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State of US Health


State of US Health

High bar back squat
5 rounds:
200m run
7 hang squat snatches

Americans have purchased over 100 million diet books in the past 30 years. That's a lot of trees.

State of US Health.

Yesterday, Dizon sent us a recent 60 Minutes report titled Is Sugar Toxic?  The new research presented by Dr. Sanjay Gupta and Dr. Robert Lustig states that American research institutions have concluded that sugar is a toxin – a poisonous substance.

You can read the article here.

If sugar is a toxin, that would mean it is in the same category as alcohol, cigarettes, chewing tobacco, and cocaine, to name a few.  That’s exactly what researchers are trying to convey – in the same way your parents told you that smoking was bad, they should have also added sugar to the list.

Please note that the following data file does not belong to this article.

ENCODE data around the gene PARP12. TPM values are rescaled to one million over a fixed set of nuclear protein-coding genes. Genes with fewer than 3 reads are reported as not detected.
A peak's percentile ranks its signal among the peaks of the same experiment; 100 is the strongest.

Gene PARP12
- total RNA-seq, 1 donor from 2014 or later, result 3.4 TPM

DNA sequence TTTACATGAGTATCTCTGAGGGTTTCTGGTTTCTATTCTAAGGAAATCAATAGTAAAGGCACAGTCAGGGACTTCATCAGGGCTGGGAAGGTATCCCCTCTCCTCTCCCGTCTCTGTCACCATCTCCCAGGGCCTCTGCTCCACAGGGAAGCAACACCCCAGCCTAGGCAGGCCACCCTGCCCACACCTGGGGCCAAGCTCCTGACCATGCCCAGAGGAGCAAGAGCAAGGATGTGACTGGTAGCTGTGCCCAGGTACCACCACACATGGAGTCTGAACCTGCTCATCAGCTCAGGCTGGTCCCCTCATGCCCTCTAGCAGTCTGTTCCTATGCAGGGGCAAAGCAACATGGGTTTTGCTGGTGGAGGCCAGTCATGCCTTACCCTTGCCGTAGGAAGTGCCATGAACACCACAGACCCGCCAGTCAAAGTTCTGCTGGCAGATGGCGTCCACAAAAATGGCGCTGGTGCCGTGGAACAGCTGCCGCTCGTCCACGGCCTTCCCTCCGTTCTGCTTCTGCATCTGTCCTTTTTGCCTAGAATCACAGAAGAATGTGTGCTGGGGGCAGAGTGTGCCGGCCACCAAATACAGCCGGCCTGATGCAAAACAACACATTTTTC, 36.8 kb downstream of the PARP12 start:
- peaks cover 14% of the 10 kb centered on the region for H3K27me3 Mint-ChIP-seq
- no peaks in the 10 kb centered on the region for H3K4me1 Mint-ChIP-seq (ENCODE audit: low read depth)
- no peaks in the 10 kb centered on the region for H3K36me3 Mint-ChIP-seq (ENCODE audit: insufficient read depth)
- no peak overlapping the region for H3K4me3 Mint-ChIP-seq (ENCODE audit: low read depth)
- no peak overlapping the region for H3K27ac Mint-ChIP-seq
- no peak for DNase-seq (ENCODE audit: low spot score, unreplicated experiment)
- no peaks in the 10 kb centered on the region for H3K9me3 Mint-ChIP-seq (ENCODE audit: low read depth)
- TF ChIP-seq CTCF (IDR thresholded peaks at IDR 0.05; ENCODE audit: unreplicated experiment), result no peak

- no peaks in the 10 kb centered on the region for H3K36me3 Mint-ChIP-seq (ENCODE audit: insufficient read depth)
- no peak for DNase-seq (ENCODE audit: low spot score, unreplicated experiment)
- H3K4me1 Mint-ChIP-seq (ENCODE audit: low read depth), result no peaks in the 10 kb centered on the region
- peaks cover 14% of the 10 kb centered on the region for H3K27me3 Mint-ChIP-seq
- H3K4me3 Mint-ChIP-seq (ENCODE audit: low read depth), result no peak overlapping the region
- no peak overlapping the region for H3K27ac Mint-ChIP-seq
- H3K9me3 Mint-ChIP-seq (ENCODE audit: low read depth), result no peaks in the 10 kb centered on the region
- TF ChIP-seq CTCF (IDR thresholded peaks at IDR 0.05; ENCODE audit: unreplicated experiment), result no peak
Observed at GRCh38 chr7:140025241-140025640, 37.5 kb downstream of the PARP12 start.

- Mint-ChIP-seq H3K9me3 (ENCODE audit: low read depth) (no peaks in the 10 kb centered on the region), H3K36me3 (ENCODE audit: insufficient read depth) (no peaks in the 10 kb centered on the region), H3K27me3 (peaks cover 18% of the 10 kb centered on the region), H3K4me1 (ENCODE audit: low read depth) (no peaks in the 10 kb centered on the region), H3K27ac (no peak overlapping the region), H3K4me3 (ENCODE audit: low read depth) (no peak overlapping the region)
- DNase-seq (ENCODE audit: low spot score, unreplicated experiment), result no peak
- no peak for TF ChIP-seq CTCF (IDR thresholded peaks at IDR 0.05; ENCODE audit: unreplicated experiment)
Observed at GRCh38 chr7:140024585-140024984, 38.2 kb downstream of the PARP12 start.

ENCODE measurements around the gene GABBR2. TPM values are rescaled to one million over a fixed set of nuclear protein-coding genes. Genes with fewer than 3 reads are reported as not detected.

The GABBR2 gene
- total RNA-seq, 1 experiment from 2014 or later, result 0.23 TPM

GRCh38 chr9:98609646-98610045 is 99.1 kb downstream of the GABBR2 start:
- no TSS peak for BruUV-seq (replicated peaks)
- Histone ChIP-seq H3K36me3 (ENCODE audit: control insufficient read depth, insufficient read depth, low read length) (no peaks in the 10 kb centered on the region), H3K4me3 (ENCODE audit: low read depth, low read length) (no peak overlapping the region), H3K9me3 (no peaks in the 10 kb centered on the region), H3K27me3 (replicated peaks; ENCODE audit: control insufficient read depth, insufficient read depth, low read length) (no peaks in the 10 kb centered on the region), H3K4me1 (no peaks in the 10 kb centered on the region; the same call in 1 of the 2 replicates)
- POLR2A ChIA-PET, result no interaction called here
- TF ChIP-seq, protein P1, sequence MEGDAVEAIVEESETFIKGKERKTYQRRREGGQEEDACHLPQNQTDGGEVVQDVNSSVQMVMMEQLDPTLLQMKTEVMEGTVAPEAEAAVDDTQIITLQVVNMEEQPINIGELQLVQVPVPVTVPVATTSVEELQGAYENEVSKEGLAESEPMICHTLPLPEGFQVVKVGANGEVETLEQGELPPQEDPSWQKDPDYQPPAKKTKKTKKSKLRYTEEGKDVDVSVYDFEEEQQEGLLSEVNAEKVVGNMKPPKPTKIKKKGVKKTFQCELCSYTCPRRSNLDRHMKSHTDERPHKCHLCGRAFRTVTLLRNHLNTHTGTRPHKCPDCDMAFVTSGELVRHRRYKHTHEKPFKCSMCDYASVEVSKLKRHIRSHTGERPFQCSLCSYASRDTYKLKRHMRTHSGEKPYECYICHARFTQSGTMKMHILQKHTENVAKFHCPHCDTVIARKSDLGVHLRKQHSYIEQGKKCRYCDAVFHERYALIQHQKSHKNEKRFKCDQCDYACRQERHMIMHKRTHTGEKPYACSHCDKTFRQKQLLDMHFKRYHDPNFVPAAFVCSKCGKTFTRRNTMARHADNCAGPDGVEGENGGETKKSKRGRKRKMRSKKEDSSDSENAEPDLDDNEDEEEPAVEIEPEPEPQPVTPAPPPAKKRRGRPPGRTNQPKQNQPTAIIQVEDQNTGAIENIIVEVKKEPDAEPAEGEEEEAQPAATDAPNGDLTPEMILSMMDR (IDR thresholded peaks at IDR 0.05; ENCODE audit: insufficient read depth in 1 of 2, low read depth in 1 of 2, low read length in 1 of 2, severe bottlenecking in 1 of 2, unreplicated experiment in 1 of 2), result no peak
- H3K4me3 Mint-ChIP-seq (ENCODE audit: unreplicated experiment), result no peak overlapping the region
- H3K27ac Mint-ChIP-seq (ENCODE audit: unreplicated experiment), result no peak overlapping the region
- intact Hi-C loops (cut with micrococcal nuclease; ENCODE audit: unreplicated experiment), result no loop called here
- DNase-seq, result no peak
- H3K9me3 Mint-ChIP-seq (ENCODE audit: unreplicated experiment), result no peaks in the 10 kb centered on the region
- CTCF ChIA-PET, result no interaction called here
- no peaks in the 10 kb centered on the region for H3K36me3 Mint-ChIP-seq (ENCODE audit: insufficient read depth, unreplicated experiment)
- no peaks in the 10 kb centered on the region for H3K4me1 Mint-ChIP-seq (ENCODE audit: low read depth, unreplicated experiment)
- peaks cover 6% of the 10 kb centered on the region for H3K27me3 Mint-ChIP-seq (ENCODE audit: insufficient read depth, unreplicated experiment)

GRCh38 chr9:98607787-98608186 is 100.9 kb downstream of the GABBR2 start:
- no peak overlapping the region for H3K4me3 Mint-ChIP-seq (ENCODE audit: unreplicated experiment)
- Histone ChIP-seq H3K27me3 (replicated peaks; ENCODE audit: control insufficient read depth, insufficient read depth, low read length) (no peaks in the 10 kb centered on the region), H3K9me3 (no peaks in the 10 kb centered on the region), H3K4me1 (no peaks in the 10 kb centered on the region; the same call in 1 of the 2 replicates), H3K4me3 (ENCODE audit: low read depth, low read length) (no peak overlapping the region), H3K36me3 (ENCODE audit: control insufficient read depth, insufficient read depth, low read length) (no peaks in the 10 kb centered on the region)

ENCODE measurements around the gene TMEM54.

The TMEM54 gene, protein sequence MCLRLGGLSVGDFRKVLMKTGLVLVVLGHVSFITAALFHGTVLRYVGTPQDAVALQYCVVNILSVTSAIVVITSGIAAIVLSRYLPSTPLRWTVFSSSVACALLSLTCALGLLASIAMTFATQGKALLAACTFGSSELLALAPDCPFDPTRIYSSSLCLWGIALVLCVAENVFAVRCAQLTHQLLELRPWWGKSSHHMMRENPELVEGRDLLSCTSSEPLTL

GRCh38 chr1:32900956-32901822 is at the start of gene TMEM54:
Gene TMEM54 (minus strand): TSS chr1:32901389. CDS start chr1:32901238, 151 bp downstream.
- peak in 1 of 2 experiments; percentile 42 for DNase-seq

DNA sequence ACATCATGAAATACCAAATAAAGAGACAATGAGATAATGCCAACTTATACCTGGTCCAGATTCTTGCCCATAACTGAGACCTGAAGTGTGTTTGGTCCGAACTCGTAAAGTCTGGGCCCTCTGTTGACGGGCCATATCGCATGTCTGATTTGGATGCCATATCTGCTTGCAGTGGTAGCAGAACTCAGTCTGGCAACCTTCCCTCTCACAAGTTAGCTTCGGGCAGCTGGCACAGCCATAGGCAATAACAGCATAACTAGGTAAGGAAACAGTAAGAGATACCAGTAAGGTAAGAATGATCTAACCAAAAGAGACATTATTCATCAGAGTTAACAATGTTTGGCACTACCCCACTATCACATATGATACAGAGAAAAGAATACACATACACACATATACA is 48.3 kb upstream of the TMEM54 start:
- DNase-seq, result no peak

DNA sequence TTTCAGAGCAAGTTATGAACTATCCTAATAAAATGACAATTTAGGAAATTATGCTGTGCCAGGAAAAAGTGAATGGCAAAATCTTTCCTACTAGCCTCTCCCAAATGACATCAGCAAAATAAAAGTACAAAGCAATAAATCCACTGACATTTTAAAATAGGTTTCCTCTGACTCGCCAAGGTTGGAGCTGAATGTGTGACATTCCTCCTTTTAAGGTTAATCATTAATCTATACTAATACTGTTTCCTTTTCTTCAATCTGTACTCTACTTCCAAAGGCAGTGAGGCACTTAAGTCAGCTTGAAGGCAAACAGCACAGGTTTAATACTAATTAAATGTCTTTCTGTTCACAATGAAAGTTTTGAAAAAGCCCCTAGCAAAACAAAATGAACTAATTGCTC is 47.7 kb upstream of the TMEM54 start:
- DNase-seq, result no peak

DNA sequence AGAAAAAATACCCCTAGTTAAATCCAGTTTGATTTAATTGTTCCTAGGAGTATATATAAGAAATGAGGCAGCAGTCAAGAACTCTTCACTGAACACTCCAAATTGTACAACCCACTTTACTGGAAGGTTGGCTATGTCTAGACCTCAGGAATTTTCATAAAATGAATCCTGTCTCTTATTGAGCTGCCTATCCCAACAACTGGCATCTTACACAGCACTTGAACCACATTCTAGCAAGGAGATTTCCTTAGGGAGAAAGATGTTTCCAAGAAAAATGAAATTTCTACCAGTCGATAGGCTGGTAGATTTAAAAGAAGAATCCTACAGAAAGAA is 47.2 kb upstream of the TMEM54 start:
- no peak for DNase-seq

Next Monday we release the details of the next food challenge.  As always, it will be based on a quality approach to food (with some added twists to look at quantity).  We thought we’d take the next few days to review the current state of health and wellness in the US as well as ways to avoid becoming a statistic.

Here is the Theoretical Hierarchy of the Development of an Athlete.  It’s CrossFit’s full view approach to the development of any athlete:

The Theoretical Hierarchy of the Development of an Athlete first appeared in the CrossFit Journal in October 2002.

What’s the base of the pyramid? – NUTRITION.

Many people start CrossFit to address the exercise component of their health and fitness but ignore the nutrition component. The fact is; however, that fueling habits play a massively underestimated role in how we feel, perform, and look.

Before we delve into our approach to nutrition and fueling let’s look first at the current state of health and wellness in America and how we got here.